In the first six months of 2017, the NYPD stopped New Yorkers more than 30,000 times for jumping a turnstile. Of those who were stopped, nearly three-quarters were issued a civil summons for violating the MTA rules against fare evasion.
A civil summons is similar to a parking ticket — it allows the city to hold an individual accountable for breaking the rules without rising to the level of a criminal charge.
However, during that same period, more than 8,600 individuals were arrested for “theft of services,” a misdemeanor offense under state penal law. The consequences of an arrest for fare evasion are potentially significant: a criminal record, time on Rikers Island, or deportation for even legal immigrants. No one who fails to feed the meter at a parking spot risks that kind of consequence.
But it is clear who the NYPD is arresting for fare evasion: people of color and immigrants. Nearly 90 percent of those arrested for fare evasion so far in 2017 are either black or Latino. This vast racial disparity is not new. In the last three years, blacks and Latinos have made up more than 85 percent of the individuals arrested for fare evasion.
It is evident that the mayor’s insistence on using arrests and criminal prosecution of fare evasion — all while a civil alternative is readily available — is disproportionately impacting people of color and immigrants. Not only is New York City unnecessarily running people through the criminal justice system, but now, with Donald Trump in the White House, we are potentially putting thousands of immigrants at risk of deportation. That serves no public safety purpose, and runs contrary to our values.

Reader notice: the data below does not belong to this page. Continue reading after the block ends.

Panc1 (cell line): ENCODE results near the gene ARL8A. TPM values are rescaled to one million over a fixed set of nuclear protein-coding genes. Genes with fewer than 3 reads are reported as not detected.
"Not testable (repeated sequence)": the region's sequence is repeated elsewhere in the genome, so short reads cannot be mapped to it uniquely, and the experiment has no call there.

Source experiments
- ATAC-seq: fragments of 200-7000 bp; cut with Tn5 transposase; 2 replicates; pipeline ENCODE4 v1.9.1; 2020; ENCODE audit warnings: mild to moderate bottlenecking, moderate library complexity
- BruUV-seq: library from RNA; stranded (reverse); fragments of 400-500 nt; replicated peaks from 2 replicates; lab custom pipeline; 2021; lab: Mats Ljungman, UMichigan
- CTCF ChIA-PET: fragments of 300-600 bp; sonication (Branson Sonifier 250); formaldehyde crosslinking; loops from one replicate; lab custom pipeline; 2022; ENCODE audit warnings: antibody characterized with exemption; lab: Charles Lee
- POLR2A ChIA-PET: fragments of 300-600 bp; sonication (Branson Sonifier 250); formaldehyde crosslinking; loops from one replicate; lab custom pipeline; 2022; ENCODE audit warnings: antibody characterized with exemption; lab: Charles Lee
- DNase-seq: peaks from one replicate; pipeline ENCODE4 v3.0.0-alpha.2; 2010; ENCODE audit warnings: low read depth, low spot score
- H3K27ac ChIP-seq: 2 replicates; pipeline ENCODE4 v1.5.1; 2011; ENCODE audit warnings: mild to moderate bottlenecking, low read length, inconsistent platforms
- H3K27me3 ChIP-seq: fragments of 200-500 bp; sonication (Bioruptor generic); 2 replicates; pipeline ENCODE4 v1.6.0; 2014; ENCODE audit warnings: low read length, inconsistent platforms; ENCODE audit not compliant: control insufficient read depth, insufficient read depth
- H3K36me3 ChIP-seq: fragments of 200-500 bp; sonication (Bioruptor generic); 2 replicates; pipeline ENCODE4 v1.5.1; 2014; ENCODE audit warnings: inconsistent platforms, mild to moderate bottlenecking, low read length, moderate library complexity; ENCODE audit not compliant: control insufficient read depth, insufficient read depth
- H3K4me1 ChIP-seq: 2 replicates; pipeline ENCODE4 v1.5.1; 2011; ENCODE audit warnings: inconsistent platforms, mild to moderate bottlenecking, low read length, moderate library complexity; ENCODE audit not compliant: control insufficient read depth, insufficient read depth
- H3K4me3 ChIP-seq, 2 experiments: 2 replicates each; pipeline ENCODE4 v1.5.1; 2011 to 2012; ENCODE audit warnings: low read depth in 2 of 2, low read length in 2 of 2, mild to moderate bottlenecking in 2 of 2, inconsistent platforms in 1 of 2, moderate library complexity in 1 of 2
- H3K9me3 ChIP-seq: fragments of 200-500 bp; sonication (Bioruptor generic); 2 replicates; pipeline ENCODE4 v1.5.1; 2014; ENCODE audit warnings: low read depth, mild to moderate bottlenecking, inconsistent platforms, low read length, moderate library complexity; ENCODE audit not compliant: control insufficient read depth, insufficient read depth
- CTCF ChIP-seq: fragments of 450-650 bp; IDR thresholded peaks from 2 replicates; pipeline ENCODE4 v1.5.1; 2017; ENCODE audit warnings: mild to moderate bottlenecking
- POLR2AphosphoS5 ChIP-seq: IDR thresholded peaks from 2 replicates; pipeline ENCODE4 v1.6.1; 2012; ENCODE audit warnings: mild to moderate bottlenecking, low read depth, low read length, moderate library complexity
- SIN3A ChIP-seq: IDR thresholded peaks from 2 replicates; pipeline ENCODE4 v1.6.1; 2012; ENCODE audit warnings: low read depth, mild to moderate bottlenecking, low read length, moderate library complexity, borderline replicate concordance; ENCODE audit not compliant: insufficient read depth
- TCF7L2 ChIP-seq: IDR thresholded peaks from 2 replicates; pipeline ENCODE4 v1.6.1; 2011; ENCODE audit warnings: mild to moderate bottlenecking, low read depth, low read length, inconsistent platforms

Everyone who cares about criminal justice reform should be alarmed by these figures. But in order to make meaningful progress, we need more information about where the NYPD is expending its enforcement resources.
To that end, this week I introduced legislation to help fill in the gaps in our current reporting system. My bill requires the NYPD to report every three months on fare evasion arrests and summonses, and break down the data according to which subway station was the site of the arrest, the precinct of the arresting officer, and the race, gender and age of the arrestee.
My legislation will solve a number of problems. First, that the NYPD does not currently report many of these figures. Only total arrest numbers are released with the data broken down by race. Additional information, especially the station where enforcement action was taken, is necessary to understand how NYPD is utilizing its resources.
Second, we need to ensure the NYPD is providing information on fare evasion arrests and summonses in a timely fashion. The NYPD today releases data sporadically, and often only in response to direct questioning by elected or MTA officials, making it difficult to analyze trends in a timely fashion. My bill will rectify this problem by requiring the NYPD to produce fare evasion reports every quarter.
The collection and reporting of this data will illustrate how the city’s prosecution of fare evasion impacts certain communities unfairly and leads to criminal consequences when a fine would be sufficient to deter conduct. We need more information, and more readily available information, to bring about change to the city’s overzealous fare evasion enforcement.
District 24, Hillcrest
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